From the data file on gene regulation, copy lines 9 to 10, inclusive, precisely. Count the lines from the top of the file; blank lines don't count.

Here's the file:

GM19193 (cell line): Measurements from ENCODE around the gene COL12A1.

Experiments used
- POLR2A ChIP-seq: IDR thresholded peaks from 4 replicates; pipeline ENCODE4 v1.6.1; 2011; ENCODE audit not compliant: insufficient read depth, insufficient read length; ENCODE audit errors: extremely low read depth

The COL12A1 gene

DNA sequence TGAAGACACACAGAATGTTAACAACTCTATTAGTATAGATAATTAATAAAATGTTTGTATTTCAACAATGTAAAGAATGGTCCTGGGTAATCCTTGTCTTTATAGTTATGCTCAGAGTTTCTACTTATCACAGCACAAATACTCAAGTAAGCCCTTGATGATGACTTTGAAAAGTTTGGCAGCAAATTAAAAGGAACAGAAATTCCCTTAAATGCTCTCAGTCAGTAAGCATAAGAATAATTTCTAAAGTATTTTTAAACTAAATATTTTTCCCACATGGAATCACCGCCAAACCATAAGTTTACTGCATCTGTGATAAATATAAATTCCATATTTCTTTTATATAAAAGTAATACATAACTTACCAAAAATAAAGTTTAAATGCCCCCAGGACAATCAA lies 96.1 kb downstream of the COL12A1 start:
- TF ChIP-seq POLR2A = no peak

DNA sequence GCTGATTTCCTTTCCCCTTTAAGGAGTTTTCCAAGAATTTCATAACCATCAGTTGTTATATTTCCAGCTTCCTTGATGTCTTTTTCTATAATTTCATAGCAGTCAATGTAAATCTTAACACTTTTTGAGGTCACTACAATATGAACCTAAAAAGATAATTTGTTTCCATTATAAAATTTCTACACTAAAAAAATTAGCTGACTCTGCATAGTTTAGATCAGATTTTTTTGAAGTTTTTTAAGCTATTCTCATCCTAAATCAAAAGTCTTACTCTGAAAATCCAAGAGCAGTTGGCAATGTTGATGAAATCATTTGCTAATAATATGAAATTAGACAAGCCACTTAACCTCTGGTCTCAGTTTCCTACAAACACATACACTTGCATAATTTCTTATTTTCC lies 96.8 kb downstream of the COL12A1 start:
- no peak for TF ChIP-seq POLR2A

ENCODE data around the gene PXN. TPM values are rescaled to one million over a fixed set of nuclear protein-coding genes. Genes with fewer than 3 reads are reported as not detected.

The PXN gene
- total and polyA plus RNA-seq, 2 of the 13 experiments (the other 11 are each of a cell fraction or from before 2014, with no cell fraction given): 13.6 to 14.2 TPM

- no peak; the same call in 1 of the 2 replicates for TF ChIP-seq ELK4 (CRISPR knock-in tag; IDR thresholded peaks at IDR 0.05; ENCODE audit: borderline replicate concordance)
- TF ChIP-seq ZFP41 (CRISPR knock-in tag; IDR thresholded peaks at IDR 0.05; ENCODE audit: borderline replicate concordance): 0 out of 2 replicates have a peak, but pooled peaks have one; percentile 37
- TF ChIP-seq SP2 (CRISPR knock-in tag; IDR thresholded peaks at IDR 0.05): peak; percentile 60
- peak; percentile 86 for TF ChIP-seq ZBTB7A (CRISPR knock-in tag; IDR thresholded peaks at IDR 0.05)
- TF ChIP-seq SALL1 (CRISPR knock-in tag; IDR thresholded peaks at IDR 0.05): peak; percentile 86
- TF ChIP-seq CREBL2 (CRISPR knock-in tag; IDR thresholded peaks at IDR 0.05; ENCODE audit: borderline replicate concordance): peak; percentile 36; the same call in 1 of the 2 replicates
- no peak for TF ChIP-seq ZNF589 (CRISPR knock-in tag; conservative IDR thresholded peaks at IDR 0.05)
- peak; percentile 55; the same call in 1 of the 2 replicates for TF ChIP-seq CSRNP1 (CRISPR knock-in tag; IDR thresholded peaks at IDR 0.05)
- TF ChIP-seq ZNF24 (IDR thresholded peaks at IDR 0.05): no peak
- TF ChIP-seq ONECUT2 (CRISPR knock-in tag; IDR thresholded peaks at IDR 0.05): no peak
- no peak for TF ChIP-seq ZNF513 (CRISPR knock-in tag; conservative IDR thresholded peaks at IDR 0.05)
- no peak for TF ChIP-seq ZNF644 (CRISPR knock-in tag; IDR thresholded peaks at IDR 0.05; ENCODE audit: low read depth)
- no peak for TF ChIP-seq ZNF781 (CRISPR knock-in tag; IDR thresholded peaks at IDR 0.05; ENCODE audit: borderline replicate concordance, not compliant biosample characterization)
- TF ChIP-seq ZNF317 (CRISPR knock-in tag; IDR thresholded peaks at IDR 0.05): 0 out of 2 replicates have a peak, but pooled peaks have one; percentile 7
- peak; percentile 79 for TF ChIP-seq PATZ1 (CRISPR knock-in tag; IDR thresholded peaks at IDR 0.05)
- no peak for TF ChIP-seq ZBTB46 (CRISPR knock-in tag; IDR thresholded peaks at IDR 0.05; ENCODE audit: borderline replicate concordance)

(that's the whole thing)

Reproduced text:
ENCODE data around the gene PXN. TPM values are rescaled to one million over a fixed set of nuclear protein-coding genes. Genes with fewer than 3 reads are reported as not detected.

The PXN gene